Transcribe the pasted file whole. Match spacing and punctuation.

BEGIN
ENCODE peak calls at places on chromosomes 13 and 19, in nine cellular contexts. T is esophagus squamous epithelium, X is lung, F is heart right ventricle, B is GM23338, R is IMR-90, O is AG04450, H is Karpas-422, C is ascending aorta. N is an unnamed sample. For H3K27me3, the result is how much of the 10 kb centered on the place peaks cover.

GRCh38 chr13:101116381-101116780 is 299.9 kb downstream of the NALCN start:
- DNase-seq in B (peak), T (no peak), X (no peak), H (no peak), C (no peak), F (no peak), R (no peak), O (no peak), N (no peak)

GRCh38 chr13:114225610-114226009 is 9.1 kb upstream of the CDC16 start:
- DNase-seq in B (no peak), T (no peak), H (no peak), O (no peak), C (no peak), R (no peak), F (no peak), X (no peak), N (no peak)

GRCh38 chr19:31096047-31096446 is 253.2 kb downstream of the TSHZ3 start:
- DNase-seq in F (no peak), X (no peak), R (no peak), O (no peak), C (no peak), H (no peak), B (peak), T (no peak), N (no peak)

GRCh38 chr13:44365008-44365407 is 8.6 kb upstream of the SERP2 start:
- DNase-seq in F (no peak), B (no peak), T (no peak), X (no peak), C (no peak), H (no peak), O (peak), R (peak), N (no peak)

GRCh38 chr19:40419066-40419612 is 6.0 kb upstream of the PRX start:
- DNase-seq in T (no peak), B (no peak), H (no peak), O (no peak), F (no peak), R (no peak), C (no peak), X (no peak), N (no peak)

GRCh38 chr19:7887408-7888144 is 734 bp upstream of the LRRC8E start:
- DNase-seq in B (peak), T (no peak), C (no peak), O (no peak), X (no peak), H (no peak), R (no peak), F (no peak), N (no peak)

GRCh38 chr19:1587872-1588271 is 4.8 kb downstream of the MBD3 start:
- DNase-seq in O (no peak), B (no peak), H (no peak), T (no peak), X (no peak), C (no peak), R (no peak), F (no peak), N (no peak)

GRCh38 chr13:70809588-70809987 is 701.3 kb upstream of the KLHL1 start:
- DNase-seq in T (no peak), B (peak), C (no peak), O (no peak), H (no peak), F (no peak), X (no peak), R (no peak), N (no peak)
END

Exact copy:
ENCODE peak calls at places on chromosomes 13 and 19, in nine cellular contexts. T is esophagus squamous epithelium, X is lung, F is heart right ventricle, B is GM23338, R is IMR-90, O is AG04450, H is Karpas-422, C is ascending aorta. N is an unnamed sample. For H3K27me3, the result is how much of the 10 kb centered on the place peaks cover.

GRCh38 chr13:101116381-101116780 is 299.9 kb downstream of the NALCN start:
- DNase-seq in B (peak), T (no peak), X (no peak), H (no peak), C (no peak), F (no peak), R (no peak), O (no peak), N (no peak)

GRCh38 chr13:114225610-114226009 is 9.1 kb upstream of the CDC16 start:
- DNase-seq in B (no peak), T (no peak), H (no peak), O (no peak), C (no peak), R (no peak), F (no peak), X (no peak), N (no peak)

GRCh38 chr19:31096047-31096446 is 253.2 kb downstream of the TSHZ3 start:
- DNase-seq in F (no peak), X (no peak), R (no peak), O (no peak), C (no peak), H (no peak), B (peak), T (no peak), N (no peak)

GRCh38 chr13:44365008-44365407 is 8.6 kb upstream of the SERP2 start:
- DNase-seq in F (no peak), B (no peak), T (no peak), X (no peak), C (no peak), H (no peak), O (peak), R (peak), N (no peak)

GRCh38 chr19:40419066-40419612 is 6.0 kb upstream of the PRX start:
- DNase-seq in T (no peak), B (no peak), H (no peak), O (no peak), F (no peak), R (no peak), C (no peak), X (no peak), N (no peak)

GRCh38 chr19:7887408-7888144 is 734 bp upstream of the LRRC8E start:
- DNase-seq in B (peak), T (no peak), C (no peak), O (no peak), X (no peak), H (no peak), R (no peak), F (no peak), N (no peak)

GRCh38 chr19:1587872-1588271 is 4.8 kb downstream of the MBD3 start:
- DNase-seq in O (no peak), B (no peak), H (no peak), T (no peak), X (no peak), C (no peak), R (no peak), F (no peak), N (no peak)

GRCh38 chr13:70809588-70809987 is 701.3 kb upstream of the KLHL1 start:
- DNase-seq in T (no peak), B (peak), C (no peak), O (no peak), H (no peak), F (no peak), X (no peak), R (no peak), N (no peak)